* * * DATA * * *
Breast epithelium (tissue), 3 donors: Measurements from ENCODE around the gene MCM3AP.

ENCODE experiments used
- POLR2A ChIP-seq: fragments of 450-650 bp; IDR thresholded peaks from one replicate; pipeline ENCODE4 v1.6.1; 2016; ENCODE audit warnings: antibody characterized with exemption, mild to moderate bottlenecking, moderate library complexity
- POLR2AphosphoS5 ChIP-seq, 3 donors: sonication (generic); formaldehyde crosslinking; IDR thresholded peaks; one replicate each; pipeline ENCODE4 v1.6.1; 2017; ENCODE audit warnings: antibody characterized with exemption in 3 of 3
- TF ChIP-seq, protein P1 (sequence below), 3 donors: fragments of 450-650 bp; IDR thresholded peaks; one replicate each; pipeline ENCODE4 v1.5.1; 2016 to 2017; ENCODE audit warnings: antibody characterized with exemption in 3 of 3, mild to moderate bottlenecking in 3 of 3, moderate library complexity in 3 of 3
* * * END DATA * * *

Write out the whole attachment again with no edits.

Breast epithelium (tissue), 3 donors: Measurements from ENCODE around the gene MCM3AP.

ENCODE experiments used
- POLR2A ChIP-seq: fragments of 450-650 bp; IDR thresholded peaks from one replicate; pipeline ENCODE4 v1.6.1; 2016; ENCODE audit warnings: antibody characterized with exemption, mild to moderate bottlenecking, moderate library complexity
- POLR2AphosphoS5 ChIP-seq, 3 donors: sonication (generic); formaldehyde crosslinking; IDR thresholded peaks; one replicate each; pipeline ENCODE4 v1.6.1; 2017; ENCODE audit warnings: antibody characterized with exemption in 3 of 3
- TF ChIP-seq, protein P1 (sequence below), 3 donors: fragments of 450-650 bp; IDR thresholded peaks; one replicate each; pipeline ENCODE4 v1.5.1; 2016 to 2017; ENCODE audit warnings: antibody characterized with exemption in 3 of 3, mild to moderate bottlenecking in 3 of 3, moderate library complexity in 3 of 3